top of page
What is a Bernedoodle?
Bernedoodles (BD) are a cross between a Bernese Mountain Dog (BMD) and a Poodle (Standard or Miniature Poodle). Bernedoodles can be a cross between a Bernese Mountain Dog (BMD) and an Australian Labradoodle (ALD) which is commonly being called an Australian Bernedoodles (ABD). This helps immediately identify lineage from Poodle or Labradoodle.
Kona is a F1b Bernedoodle (f1 Bernedoodle x Poodle)
Bernedoodles (BD) is a cross between a Bernese Mountain Dog (BMD) and a Poodle (Standard or Miniature Poodle). Bernedoodles can be a cross between a Bernese Mountain Dog (BMD) and an Australian Labradoodle (ALD) which is commonly being called an Australian Bernedoodles (ABD). This helps immediately identify lineage from Poodle or Labradoodle.
Maggie is a purebred
Bernese Mountain Dog
Australian Labradoodles have become quite an established breed. In the past decade and are easily recognized for their puppy look (if kept groomed properly). Desirable temperament traits are very similar to the Bernese Mountain Dog: affectionate, intelligent, easy to manage family companions. The Australian Labradoodle is a multi-generational Labradoodle different than just a standard cross between a Lab and a Poodle. These dogs have been bred to be non-shedding, of medium size, and ideally, have a wavy and easy to manage/groom coat. These dogs are now "breeding true", which means puppies are all very similar to each other and are similar to their parents. There is no Australian Shepherd in the mix.
Grits is a Australian Labradoodle- owned by Blue Nova Labradoodles
Why we use ALD's
Outcrossing a Bernese Mountain Dog to an Australian Labradoodle gets you an Australian Bernedoodle (ABD). Australian Bernedoodles are the main focus of the Sweet Pea Bernedoodle program. ALDs are bred to be stocky and square with heavier boning than Poodles. Because BMD are square stocky, heavy boned dogs they make a better physical match to an ALD. The ALD coats are wavy or straight (the ones that we use) which also gives us amazing low to non-shedding straight or wavy Australian Bernedoodle coats. Poodles have a very tight curl to their coat and this results in curlier coated Bernedoodles and a wider variety of coat-types in the litter.
The doodle lingo can be very confusing because there are all kinds of "generations" of doodles and various crosses that include more than one kind of cross. Generally speaking, most breeders of Bernedoodles are referred to as "early gen" breeders, this means that they don't often go too far past F2 breedings.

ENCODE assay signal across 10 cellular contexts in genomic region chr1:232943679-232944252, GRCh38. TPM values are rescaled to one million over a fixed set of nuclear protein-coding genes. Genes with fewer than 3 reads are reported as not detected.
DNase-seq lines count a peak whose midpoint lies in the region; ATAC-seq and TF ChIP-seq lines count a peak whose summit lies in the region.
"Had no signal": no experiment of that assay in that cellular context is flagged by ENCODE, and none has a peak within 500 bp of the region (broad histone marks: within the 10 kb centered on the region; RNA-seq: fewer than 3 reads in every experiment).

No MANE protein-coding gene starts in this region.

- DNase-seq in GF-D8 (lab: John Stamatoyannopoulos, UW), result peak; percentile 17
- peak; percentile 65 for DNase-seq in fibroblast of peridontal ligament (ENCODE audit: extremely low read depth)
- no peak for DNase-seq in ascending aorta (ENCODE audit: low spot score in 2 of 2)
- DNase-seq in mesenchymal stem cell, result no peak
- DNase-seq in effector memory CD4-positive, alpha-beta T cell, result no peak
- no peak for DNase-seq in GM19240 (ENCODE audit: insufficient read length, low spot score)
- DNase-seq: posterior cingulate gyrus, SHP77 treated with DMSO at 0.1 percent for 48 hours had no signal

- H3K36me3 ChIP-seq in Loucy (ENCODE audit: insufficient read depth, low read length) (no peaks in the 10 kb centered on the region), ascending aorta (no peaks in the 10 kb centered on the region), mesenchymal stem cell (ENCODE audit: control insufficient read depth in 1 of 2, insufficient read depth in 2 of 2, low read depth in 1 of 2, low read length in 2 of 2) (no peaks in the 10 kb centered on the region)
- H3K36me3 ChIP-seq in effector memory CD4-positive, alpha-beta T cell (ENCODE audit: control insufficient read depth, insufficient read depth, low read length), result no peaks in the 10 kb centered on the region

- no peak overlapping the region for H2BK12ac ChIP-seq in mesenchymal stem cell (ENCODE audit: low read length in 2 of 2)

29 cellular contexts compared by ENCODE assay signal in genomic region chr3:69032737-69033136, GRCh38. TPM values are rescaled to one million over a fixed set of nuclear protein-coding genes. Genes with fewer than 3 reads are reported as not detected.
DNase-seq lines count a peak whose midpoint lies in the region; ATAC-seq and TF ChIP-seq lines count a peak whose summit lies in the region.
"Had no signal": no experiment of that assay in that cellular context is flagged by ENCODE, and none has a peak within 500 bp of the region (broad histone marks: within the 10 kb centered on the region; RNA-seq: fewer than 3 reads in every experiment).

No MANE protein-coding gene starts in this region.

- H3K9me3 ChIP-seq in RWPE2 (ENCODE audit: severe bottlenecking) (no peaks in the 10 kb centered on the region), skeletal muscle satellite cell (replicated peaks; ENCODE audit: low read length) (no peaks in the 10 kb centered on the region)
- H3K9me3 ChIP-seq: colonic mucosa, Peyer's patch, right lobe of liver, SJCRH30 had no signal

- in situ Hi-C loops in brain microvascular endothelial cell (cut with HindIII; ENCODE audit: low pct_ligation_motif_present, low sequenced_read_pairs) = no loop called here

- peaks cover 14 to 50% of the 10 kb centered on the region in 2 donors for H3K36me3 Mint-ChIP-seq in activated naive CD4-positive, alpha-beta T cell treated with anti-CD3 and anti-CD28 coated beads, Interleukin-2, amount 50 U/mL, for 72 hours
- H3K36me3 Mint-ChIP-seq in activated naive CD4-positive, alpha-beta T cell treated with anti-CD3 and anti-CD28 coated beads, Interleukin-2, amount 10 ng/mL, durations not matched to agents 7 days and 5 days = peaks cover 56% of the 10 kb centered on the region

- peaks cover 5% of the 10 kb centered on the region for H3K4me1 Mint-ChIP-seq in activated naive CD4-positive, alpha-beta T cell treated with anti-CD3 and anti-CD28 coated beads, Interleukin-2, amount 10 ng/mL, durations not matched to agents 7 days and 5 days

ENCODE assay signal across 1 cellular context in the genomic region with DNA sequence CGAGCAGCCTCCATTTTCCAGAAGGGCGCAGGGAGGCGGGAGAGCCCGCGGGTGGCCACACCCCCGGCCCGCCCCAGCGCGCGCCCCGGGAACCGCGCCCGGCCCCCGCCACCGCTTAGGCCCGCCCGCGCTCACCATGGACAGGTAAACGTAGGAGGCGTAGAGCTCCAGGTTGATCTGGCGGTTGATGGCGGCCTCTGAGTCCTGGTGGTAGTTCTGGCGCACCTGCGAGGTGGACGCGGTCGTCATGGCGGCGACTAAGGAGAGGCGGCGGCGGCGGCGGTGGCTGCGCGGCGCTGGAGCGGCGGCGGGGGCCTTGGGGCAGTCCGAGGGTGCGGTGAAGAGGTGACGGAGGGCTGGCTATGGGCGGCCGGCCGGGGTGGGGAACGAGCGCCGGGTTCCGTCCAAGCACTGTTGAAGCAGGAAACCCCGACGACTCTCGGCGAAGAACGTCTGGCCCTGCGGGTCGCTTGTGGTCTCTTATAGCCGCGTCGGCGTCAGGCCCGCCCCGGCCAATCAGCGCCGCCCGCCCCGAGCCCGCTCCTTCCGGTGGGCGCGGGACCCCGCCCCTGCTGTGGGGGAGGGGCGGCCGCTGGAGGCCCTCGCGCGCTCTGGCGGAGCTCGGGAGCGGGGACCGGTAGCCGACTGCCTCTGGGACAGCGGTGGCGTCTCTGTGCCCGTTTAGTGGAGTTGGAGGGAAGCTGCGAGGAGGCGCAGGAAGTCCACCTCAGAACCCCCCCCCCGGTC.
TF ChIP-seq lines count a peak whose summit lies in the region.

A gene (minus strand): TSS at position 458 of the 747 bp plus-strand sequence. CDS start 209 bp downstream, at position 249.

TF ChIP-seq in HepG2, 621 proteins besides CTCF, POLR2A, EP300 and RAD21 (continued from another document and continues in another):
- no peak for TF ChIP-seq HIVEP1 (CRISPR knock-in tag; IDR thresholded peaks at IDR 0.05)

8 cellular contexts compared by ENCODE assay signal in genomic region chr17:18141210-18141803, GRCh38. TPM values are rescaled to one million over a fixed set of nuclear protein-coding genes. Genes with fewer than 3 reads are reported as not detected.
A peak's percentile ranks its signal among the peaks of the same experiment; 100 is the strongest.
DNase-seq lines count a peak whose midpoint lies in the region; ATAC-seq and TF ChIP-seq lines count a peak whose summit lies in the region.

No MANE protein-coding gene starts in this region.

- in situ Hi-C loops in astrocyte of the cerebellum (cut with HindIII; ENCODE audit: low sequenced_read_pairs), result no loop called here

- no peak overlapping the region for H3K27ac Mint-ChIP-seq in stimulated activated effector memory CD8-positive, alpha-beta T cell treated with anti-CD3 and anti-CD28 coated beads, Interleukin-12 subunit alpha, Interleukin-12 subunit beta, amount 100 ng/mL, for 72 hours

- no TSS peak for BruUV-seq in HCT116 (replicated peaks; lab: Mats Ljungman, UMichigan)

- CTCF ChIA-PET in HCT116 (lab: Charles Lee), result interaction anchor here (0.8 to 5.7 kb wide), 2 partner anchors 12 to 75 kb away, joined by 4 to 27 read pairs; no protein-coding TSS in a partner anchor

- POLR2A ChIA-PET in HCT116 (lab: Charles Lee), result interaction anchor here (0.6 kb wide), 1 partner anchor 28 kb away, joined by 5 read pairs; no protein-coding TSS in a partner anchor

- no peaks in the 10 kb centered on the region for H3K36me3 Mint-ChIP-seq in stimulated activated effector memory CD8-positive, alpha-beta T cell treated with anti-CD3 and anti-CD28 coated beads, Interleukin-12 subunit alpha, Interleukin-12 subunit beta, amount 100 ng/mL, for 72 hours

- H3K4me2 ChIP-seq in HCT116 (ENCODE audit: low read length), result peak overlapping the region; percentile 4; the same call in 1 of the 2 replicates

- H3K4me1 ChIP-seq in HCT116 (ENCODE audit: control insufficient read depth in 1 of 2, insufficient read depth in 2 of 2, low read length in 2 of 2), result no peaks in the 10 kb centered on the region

Sweet Pea Bernedoodles focuses on HEALTH and TEMPERAMENT for wonderful, stable, trainable family pets... then we consider colors and coat-type.
A common question I receive is: Do Multigens/higher generations have more health issues than an F1? Does one breed have more health issues than the other?
We are currently working towards producing primarily Multigen litters here at Sweet Pea. To put it simply, puppies are only as healthy as their parents, no matter the generation, no matter the breed! A Multigen, F1B, F2B, etc. will not have any more health issues than an F1 simply because of their generation. Issues can arise in any puppy if their parents come from poor quality lines, have structural issues, or have not been screened for breed-specific diseases. A Multigen line in a relatively new breed still has so much gene diversity than your average purebred dog who may have had inbreeding or disease in their lines for hundreds of years. Any disease we are not able to test for is out of our control although we take each of our dog’s lineage and health into account before planning out our litters. Diseases known to commonly affect our breeds (which are screened for) would be Hip Dysplasia, Canine Degenerative Myelopathy (DM), Progressive Retinal Atrophy (PRA), Von Willebrand Disease (VWD), etc. Some diseases, like Hip Dysplasia, can be brought on by environmental factors rather than genetics.
Here's a quick breakdown of the Bernedoodle lingo you will find on this site (note: We no longer use purebred Poodles in our program. This is a personal preference and does not reflect anything wrong with Poodles themselves. We prefer a more diluted Poodle temperament and a blockier structure of a Poodle cross than that of a pure Poodle.)
Doodle - Doodle is a broad term used to identify a Poodle cross of some type. The Prefix will denote the heritage of that doodle (i.e. Golden Doodle - Golden Retriever/Poodle)
F1 - This denotes a cross between a Bernese Mountain Dog and an Australian labradoodle. The traditional"look" of the Bernese Mountain Dog (placement of the white) is dominant over the Poodle/Doodle color genetics. F1 litters constantly produce that traditional look (if you have the parents that will produce the colors you are looking for... that's a whole other complication!).
F1b- This denotes a cross back to an Australian labradoodle or a Bernese. This is generally done to a Doodle to improve coat quality but the result reduces the amount of Bernese in the dog. Resulting in roughly a 75% ALD to 25% Bernese.
F2 - This denotes breeding between two F1 dogs OR an F1 and an F1b. Knowing the heritage of the dog will tell you how much Bernese is in the breeding.
F2b- is the result of an F1 Doodle parent and an F1B Doodle parent.
Example: An F1 Bernedoodle x an F1B Bernedoodle would make an F2B Bernedoodle
Multigen - once you pass F2 (depending on whom you talk to) the dogs are considered Multigen.
Furnished - This is the "Doodle" look; puffy, fluffy everywhere!
Unfurnished - Some doodles will not have the traditional fluffy doodle coat if the cross carries an incomplete coat (IC), the same coat the Bernese has. Even F1bs can carry IC even though they are more doodle than Bernese. If I breed a litter that could be unfurnished I will test all the puppies for IC. This isn't something all breeders do so it is wise to ask if the puppies will be furnished.
bottom of page